CHAPTER 1: 'Jesus, whom you crucified'

According" to" the writer of the book of Acts, devout Jews who were in Jerusalem on the Feast of Pentecost or Weeks, some six weeks after the crucifixion of Jesus, 'gathered in amazement around a group of their fellow Jews who were speaking so ecstatically about the great things which God had done that some people decided they were drunk. Their leader, Peter, turned to those who had gathered around and said, 'Listen to these words, fellow Israelites! Jesus of Nazareth was a man whose divine authority was clearly proved to you by all the miracles and wonders which God performed through him. You yourselves know this, for it happened here among you. In accordance with his own plan, God had already decided that Jesus would be handed over to you; and you killed him by letting sinful men crucify him. But God raised him from death, setting him free from its power, because it was impossible that death should hold him prisoner. ... God raised this very Jesus from death and we are all witnesses to this fact. ... All the people of Israel, then, are to know for sure that this Jesus, whom you crucified, is that one that God has made Lord and Messiah!' (Acts 2 :22-25, 32, 36).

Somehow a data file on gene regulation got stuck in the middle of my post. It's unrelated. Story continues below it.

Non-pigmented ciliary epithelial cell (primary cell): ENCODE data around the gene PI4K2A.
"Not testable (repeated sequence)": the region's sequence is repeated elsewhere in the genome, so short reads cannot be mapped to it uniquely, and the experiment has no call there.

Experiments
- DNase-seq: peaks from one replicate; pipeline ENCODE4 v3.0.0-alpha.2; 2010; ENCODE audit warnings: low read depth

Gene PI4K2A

The account then goes on to tell us that the people who heard this were troubled and they asked Peter and those with him what they ought to do. Peter replied, 'Each of you must turn away from his sins and be baptized in the name of Jesus Christ, so that your sins will be forgiven; and you will receive God's gift, the Holy Spirit' (Acts 2: 38).

This account was written a number of years later by Luke, who was probably not a Jew and may have been a Syrian. He was writing his second book for the Gentile Theophilus, to record the origins of the new Christian faith which was spreading quickly. In the account of what happened on the Day of Pentecost, the memory of the first preaching about Jesus by his disciples is preserved.

Before Luke had undertaken to write an orderly account for Theophilus of what he knew about Jesus, his disciples and the fast spread of the new faith, another man, a Jew, had written this: 'But when the right time finally came, God sent his own Son. He came as the son of a human mother and lived under the Jewish Law, to redeem those who were under the Law, so that we might become God's sons. To show that you are his sons, God sent the Spirit of his Son into our hearts, the Spirit who cries out, "Father, my Father”, (Galatians 4:4-6).

In such words, in this and other passages in his letters which he began to write about twenty years after the crucifixion of Jesus, the great Jewish missionary of the new faith, Paul, makes an amazing claim. He claims that God has made his final and decisive intervention in human history by sending his own Son into the world. The purpose of this intervention is that the human race might be reconciled with God so that they can know God as 'Father' and live in a new relationship with him as his children. This reconciliation has been brought about by this same Jesus whom Peter calls Lord and Messiah, and whom Paul calls God's own Son.